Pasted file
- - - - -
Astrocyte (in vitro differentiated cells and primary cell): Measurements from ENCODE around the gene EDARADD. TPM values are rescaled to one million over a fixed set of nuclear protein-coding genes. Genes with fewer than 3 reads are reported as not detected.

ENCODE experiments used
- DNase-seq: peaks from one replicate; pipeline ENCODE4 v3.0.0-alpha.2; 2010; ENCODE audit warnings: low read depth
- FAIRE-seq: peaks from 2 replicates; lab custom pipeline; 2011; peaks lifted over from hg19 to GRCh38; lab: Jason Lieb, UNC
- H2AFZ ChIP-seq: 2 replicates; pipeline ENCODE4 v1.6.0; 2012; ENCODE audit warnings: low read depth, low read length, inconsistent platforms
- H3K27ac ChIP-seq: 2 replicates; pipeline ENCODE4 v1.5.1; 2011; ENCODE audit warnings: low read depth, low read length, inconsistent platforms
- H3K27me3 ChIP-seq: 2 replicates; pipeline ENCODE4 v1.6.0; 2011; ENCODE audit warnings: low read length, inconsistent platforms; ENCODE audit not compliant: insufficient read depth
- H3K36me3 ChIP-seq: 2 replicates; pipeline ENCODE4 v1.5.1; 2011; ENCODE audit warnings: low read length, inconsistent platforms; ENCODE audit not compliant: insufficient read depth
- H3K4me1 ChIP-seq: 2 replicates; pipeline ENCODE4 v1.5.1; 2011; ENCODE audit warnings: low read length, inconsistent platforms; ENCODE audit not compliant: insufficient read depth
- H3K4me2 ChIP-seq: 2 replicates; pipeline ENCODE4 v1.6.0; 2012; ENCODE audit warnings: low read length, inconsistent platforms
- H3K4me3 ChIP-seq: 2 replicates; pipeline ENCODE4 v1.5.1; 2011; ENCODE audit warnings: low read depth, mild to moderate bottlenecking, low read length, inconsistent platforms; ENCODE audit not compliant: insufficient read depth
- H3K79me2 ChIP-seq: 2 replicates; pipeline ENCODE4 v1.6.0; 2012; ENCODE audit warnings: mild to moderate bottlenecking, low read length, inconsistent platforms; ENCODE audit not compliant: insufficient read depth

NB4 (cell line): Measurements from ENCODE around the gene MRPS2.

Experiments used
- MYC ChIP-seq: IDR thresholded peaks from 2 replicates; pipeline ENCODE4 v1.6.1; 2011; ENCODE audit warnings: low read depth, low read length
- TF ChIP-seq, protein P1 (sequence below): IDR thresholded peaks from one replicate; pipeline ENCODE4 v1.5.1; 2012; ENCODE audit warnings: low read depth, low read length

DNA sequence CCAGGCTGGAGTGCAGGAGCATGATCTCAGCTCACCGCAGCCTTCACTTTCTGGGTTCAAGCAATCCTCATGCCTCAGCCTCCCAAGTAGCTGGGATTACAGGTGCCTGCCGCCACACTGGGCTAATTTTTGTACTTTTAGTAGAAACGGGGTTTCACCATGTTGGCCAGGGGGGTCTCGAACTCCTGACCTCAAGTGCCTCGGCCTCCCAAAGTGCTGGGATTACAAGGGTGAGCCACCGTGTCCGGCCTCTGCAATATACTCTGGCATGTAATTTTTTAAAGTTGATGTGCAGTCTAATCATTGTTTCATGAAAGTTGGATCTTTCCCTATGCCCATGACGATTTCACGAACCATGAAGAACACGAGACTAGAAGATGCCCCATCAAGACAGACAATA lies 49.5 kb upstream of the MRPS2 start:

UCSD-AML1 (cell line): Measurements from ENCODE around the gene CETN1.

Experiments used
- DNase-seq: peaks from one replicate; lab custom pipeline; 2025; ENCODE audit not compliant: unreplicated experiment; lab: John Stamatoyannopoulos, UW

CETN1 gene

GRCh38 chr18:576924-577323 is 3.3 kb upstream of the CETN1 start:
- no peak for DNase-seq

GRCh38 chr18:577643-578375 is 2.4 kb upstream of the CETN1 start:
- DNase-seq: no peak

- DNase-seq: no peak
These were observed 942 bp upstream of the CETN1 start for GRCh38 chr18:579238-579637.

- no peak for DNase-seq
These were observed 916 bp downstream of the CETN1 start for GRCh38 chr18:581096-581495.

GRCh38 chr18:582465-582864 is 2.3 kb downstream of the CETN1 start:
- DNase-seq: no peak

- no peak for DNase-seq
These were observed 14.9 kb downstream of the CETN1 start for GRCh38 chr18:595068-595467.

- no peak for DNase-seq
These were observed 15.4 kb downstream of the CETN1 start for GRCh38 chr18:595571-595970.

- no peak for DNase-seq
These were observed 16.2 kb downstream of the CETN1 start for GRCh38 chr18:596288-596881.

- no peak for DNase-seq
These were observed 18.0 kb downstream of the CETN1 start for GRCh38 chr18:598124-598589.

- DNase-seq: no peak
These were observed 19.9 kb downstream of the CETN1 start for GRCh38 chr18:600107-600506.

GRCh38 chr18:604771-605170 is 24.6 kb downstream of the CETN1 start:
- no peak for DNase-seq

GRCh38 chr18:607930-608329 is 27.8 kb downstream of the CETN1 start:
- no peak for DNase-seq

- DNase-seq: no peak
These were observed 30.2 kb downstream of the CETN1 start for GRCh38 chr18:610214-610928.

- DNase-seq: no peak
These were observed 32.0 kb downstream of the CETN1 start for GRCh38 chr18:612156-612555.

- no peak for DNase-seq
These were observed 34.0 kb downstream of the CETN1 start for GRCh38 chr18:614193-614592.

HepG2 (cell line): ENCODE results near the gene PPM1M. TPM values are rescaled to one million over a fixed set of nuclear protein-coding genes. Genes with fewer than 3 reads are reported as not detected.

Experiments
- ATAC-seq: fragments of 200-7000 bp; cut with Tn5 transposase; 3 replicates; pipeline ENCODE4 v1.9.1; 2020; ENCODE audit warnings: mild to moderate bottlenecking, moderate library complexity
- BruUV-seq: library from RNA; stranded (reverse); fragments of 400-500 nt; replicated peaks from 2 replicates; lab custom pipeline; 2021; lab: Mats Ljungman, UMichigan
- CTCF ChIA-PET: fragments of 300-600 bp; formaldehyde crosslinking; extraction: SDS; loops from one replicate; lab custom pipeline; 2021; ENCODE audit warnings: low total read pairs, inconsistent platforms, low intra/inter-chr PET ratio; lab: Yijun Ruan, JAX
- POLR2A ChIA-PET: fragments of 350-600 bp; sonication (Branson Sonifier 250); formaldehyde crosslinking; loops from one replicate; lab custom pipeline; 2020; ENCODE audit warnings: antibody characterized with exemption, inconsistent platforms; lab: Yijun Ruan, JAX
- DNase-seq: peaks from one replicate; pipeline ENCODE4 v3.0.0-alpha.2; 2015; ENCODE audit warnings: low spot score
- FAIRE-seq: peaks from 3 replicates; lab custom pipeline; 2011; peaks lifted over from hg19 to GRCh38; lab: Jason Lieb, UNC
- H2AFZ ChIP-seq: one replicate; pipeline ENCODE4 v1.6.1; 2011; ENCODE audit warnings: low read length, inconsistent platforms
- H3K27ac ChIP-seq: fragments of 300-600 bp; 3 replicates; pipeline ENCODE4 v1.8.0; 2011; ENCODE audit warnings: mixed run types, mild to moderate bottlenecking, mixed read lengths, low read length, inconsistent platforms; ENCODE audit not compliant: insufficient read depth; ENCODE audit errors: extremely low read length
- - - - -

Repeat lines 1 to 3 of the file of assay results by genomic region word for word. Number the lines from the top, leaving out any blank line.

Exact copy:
Astrocyte (in vitro differentiated cells and primary cell): Measurements from ENCODE around the gene EDARADD. TPM values are rescaled to one million over a fixed set of nuclear protein-coding genes. Genes with fewer than 3 reads are reported as not detected.

ENCODE experiments used
- DNase-seq: peaks from one replicate; pipeline ENCODE4 v3.0.0-alpha.2; 2010; ENCODE audit warnings: low read depth